Penny Lab Report - Chem 125 Penny Lab Report Purpose and...

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Chem 125 Penny Lab Report Purpose and Hypothesis: The purpose of this experiment was to find if the composition of a post- 1962 penny has remained constant throughout the years. We were also testing to see what material(s) the pennies in 2006 are now composed of. We were informed before our experiment of the many changes the composition of the penny has gone through over the years. The longest duration of time that one composition of a penny has stayed around was 98 years and the composition has changed at least 5 times from 1793-1962. After being told this information we hypothesize that the composition of a post-1962 penny has not remained the same. We also propose that the new pennies are now made of zinc and are coated with copper because they are not magnetic and copper is too expensive to make a whole penny out of pure copper. Experimental: First we obtained 40 pennies from the years 1990-1999 and separated them by year. One penny, not included in the group of 40 pennies was held under a blow torch at around 900 degrees Celsius. We observed that the top layer of the penny started bubbling and then drops of silver liquid fell from the coin. It hardened very quickly into a shining silver piece and the penny itself was a darker gray. Then, using an analytical balance we weighed our pennies in groups of 4. We chose to weigh them in groups of 4 because we were given exactly 40 pennies with 4 pennies in each year, from 1990-1999. We than took our weights and divided them all by 4 to find the average weight, in grams, of one penny from each year. Then we stacked the pennies, one on top of the other (see figure 1), for each year, giving us ten sets of pennies. We took the cm side of a ruler and measured the height of the stack of pennies. Then we divided that number by 4 as well to find the average height of a penny for each year. Finally, we took the 4 pennies from each year, one at a time, and spread them across the ruler side by side. We measured how wide all 4 pennies were across and then divided that number by 4 as well, to find the average width of one penny from each year, also known as the diameter of each penny. We then also calculated the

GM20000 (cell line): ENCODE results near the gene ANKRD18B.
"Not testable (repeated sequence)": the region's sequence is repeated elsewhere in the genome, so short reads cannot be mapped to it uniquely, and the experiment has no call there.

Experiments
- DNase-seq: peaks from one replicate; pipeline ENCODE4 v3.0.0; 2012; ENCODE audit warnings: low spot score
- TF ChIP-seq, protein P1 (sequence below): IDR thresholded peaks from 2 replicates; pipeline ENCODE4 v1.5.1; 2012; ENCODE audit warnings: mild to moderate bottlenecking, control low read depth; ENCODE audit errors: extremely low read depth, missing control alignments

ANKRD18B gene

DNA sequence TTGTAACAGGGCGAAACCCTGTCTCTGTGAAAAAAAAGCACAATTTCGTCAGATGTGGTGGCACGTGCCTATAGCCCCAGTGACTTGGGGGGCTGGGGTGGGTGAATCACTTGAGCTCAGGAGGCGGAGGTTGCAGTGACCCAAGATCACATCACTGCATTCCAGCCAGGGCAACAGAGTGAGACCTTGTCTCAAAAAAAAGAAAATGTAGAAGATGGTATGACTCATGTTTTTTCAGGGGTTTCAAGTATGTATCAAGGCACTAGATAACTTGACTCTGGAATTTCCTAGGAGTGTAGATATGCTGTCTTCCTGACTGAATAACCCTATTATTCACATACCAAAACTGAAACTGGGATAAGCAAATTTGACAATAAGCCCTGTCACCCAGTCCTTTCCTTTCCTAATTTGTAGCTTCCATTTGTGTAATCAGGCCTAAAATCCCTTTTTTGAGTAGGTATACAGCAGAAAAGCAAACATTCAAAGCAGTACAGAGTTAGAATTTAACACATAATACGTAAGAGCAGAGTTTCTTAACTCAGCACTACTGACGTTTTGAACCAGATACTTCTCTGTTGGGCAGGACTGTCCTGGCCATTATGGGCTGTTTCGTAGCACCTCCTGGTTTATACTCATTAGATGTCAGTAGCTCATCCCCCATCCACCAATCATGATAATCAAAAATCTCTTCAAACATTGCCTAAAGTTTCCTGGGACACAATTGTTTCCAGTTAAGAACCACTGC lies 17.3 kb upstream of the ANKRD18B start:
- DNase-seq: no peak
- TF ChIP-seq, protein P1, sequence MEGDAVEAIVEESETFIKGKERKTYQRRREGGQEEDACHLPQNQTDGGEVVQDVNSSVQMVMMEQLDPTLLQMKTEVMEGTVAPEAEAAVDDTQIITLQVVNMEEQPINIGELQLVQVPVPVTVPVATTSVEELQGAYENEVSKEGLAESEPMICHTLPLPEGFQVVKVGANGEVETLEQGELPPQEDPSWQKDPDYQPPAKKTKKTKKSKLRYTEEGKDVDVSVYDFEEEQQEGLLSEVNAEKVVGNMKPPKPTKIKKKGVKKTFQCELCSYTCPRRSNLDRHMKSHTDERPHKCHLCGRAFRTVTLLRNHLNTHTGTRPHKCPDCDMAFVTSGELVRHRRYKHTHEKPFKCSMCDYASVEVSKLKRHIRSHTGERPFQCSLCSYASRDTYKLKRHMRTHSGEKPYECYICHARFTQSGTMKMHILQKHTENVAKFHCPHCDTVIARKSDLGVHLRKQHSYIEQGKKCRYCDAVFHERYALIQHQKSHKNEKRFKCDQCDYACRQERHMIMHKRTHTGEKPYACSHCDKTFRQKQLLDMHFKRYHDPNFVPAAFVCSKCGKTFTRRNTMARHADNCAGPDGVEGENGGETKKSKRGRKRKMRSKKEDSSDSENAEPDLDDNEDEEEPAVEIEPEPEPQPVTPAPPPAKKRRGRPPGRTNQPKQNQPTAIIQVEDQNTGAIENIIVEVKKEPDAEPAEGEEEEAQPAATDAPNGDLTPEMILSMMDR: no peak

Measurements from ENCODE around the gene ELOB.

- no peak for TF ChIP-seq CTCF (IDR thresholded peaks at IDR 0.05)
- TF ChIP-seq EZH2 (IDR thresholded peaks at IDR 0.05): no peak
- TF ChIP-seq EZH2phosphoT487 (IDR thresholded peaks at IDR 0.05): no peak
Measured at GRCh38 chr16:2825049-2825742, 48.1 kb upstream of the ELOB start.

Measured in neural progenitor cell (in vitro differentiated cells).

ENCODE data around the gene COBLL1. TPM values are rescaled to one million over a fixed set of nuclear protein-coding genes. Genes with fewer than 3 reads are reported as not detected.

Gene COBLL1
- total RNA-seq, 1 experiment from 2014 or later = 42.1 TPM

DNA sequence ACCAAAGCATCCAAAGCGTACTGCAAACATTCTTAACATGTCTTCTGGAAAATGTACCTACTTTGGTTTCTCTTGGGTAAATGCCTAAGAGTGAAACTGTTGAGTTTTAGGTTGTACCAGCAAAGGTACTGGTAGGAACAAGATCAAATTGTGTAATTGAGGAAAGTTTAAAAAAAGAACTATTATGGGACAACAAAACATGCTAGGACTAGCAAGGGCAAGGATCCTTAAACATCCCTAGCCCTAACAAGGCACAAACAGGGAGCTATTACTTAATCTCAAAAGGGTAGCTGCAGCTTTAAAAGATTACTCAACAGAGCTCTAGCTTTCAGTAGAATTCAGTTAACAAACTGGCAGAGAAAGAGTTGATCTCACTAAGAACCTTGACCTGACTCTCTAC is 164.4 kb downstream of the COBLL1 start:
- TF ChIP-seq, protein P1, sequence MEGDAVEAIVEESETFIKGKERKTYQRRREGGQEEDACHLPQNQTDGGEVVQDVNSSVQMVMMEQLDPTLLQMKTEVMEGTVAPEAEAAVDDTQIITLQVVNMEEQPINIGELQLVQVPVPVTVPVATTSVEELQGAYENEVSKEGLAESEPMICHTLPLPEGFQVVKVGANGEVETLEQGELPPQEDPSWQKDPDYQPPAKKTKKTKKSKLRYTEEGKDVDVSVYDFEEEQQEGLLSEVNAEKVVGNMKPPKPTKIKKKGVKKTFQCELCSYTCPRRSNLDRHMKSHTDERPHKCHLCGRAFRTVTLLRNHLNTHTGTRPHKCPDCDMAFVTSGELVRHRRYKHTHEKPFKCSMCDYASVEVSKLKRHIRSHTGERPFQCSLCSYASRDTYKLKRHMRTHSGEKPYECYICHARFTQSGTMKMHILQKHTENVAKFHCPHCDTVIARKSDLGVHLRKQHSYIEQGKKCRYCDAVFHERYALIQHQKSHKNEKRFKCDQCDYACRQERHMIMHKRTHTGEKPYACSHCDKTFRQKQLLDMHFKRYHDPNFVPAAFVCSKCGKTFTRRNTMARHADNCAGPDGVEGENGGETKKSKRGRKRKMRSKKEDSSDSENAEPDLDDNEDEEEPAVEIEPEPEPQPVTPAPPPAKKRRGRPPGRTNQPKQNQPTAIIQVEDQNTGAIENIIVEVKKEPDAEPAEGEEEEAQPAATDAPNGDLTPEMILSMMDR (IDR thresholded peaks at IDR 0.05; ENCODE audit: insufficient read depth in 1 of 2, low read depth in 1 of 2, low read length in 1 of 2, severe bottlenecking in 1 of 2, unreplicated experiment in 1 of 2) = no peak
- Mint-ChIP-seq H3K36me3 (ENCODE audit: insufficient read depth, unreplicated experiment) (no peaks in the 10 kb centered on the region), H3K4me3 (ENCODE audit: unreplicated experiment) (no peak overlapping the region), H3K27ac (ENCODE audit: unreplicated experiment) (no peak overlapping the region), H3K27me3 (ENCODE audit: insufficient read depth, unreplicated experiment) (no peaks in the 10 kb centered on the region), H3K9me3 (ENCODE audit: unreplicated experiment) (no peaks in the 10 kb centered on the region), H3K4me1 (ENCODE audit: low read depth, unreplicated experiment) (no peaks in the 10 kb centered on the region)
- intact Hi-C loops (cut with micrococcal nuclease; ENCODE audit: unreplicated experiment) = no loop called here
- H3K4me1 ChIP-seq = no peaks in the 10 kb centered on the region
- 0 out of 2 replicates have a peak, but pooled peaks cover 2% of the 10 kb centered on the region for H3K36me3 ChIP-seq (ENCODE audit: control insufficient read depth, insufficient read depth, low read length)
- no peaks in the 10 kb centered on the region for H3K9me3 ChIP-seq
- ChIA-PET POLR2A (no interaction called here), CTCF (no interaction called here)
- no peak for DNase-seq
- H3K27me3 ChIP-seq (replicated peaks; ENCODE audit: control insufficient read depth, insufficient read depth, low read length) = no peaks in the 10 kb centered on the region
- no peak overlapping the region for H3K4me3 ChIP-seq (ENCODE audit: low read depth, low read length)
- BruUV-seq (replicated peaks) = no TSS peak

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density and volumes of our pennies using, V=pi * r^2 * h and D=M/V. Figure 1: (source #1)
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Penny Lab Report - Chem 125 Penny Lab Report Purpose and...

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